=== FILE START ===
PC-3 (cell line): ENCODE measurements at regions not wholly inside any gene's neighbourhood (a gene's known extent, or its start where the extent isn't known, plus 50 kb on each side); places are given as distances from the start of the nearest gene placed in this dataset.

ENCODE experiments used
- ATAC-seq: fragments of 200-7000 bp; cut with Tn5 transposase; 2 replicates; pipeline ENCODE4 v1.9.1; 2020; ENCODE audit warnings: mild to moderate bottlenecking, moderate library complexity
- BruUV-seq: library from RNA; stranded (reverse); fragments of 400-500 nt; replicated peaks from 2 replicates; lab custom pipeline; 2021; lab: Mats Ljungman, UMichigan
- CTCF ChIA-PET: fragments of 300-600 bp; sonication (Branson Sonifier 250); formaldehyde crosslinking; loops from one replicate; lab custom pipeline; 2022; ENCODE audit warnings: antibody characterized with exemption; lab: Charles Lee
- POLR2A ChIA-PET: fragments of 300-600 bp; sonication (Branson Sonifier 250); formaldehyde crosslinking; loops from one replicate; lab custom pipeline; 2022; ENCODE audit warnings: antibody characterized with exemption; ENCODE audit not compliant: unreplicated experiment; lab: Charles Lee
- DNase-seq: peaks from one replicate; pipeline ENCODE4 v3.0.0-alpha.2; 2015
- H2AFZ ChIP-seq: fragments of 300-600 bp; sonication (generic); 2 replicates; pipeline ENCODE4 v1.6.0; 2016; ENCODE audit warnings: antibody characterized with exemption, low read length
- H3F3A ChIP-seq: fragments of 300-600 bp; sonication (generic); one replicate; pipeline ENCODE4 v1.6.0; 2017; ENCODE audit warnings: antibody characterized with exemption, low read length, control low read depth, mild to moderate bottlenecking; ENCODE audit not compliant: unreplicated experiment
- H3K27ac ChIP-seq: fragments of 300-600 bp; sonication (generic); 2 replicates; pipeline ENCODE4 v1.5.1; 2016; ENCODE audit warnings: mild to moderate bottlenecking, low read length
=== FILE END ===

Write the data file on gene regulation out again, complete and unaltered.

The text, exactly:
PC-3 (cell line): ENCODE measurements at regions not wholly inside any gene's neighbourhood (a gene's known extent, or its start where the extent isn't known, plus 50 kb on each side); places are given as distances from the start of the nearest gene placed in this dataset.

ENCODE experiments used
- ATAC-seq: fragments of 200-7000 bp; cut with Tn5 transposase; 2 replicates; pipeline ENCODE4 v1.9.1; 2020; ENCODE audit warnings: mild to moderate bottlenecking, moderate library complexity
- BruUV-seq: library from RNA; stranded (reverse); fragments of 400-500 nt; replicated peaks from 2 replicates; lab custom pipeline; 2021; lab: Mats Ljungman, UMichigan
- CTCF ChIA-PET: fragments of 300-600 bp; sonication (Branson Sonifier 250); formaldehyde crosslinking; loops from one replicate; lab custom pipeline; 2022; ENCODE audit warnings: antibody characterized with exemption; lab: Charles Lee
- POLR2A ChIA-PET: fragments of 300-600 bp; sonication (Branson Sonifier 250); formaldehyde crosslinking; loops from one replicate; lab custom pipeline; 2022; ENCODE audit warnings: antibody characterized with exemption; ENCODE audit not compliant: unreplicated experiment; lab: Charles Lee
- DNase-seq: peaks from one replicate; pipeline ENCODE4 v3.0.0-alpha.2; 2015
- H2AFZ ChIP-seq: fragments of 300-600 bp; sonication (generic); 2 replicates; pipeline ENCODE4 v1.6.0; 2016; ENCODE audit warnings: antibody characterized with exemption, low read length
- H3F3A ChIP-seq: fragments of 300-600 bp; sonication (generic); one replicate; pipeline ENCODE4 v1.6.0; 2017; ENCODE audit warnings: antibody characterized with exemption, low read length, control low read depth, mild to moderate bottlenecking; ENCODE audit not compliant: unreplicated experiment
- H3K27ac ChIP-seq: fragments of 300-600 bp; sonication (generic); 2 replicates; pipeline ENCODE4 v1.5.1; 2016; ENCODE audit warnings: mild to moderate bottlenecking, low read length